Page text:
by Patrick Appel

Marc Lynch's latest is well worth a read. He believes that the "Egyptian military must receive the message loudly, directly and clearly that the price of a continuing relationship with America is Mubarak's departure and a meaningful transition to a more democratic and inclusive political system":

I would say that the time has come for the Obama administration to escalate to the next step of actively trying to push Mubarak out.  They were right to not do so earlier. No matter how frustrated activists have been by his perceived hedging, until yesterday it was not the time to move to the bottom line.   Mubarak is an American ally of 30 years and needed to be given the chance to respond appropriately.  And everyone seems to forget that magical democracy words (a phrase which as far as I know I coined) don't work.  Obama saying "Mubarak must go" would not have made Mubarak go, absent the careful preparation of the ground so that the potential power-brokers saw that they really had no choice.   Yesterday's orgy of state-sanctioned violence should be the moment to make clear that there is now no alternative.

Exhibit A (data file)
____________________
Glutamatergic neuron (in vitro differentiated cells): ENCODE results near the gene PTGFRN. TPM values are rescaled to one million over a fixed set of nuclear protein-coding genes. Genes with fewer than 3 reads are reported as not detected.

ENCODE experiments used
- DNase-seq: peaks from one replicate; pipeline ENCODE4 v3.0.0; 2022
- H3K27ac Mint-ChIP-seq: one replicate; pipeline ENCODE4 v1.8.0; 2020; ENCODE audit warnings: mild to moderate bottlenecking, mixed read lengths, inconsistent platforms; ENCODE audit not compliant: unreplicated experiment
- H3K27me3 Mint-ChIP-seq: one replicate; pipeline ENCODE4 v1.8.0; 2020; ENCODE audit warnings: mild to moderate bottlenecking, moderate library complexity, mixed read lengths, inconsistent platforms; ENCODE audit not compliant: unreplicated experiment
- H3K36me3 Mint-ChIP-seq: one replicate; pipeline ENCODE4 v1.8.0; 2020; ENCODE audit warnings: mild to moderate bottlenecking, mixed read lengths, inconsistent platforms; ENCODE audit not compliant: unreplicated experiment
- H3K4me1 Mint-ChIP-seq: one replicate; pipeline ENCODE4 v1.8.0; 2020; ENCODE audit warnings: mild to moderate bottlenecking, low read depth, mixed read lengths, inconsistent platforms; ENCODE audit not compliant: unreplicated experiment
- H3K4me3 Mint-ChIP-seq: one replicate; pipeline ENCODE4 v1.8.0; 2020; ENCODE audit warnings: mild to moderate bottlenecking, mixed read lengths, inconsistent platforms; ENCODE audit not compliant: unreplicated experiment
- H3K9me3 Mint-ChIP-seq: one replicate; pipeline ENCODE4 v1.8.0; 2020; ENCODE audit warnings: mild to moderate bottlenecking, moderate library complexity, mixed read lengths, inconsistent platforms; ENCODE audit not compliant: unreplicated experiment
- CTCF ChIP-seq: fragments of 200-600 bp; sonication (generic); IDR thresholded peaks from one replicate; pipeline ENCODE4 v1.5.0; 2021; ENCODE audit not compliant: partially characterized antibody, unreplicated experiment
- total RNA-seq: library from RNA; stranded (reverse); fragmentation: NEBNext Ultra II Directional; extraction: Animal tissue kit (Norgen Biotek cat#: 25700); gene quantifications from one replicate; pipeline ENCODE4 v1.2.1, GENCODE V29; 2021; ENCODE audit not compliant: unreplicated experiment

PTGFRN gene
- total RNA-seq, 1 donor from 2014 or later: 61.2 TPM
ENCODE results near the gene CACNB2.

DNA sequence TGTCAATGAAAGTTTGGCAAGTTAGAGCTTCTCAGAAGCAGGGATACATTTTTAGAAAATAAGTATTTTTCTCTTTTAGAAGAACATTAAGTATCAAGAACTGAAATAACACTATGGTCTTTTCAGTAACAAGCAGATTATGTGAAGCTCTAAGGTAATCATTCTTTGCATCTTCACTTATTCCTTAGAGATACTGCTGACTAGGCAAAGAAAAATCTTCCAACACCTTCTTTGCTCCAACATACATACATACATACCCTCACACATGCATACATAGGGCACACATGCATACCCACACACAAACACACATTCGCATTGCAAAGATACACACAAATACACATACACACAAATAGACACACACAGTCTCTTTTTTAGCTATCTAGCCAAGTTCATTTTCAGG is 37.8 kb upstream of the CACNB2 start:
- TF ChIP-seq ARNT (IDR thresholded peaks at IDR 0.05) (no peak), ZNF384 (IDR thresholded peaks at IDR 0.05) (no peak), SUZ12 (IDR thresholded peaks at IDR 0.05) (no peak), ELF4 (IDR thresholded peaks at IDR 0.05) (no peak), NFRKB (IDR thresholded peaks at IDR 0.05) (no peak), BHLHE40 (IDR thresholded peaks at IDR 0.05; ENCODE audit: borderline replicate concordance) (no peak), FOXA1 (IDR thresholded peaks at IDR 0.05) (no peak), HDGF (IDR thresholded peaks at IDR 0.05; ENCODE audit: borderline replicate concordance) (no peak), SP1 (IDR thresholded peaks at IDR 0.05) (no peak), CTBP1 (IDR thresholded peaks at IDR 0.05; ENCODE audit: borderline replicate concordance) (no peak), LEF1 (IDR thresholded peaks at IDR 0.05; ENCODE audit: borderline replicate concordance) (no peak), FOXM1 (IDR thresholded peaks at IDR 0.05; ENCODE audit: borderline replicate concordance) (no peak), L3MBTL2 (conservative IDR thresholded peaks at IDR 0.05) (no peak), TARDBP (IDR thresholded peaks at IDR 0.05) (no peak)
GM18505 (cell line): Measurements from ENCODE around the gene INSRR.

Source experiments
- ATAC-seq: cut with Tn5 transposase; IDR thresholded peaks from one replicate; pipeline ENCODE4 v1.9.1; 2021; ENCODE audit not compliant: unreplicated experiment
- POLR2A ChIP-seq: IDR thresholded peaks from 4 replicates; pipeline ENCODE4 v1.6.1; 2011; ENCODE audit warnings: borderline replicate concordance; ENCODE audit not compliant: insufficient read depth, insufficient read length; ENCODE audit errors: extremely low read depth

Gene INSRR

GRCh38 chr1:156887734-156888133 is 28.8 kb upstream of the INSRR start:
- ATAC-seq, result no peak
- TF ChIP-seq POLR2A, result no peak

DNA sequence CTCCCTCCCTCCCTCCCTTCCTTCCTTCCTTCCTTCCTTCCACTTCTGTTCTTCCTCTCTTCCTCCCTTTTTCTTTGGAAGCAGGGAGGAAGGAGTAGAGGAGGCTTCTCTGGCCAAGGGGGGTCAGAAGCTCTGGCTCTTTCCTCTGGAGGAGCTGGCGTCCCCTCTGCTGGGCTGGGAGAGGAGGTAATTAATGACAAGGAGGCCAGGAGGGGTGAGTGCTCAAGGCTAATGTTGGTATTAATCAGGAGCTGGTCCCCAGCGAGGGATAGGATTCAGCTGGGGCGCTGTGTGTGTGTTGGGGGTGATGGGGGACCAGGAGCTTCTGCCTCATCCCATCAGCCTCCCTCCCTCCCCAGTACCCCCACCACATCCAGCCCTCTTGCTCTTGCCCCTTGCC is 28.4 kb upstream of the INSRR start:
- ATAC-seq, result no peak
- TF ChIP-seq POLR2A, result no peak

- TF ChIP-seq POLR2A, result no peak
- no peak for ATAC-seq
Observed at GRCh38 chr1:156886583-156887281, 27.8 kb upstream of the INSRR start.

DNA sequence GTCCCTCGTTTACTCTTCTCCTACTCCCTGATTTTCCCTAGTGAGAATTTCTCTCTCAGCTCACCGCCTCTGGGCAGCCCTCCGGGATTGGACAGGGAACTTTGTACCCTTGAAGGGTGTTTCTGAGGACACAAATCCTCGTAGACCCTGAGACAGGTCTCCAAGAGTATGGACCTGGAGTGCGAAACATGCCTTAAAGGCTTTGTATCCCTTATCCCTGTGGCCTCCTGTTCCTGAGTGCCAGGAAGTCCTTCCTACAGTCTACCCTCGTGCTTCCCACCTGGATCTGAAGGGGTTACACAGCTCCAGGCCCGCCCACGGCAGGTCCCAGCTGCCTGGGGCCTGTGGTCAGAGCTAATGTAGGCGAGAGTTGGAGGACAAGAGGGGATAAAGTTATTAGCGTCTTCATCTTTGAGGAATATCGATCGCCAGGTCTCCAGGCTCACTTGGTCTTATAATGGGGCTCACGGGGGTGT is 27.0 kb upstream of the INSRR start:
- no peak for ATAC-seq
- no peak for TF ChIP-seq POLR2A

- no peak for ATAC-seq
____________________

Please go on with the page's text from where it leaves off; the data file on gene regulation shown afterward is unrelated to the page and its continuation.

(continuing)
We want to hear what you think about this article. Submit a letter to the editor or write to letters@theatlantic.com.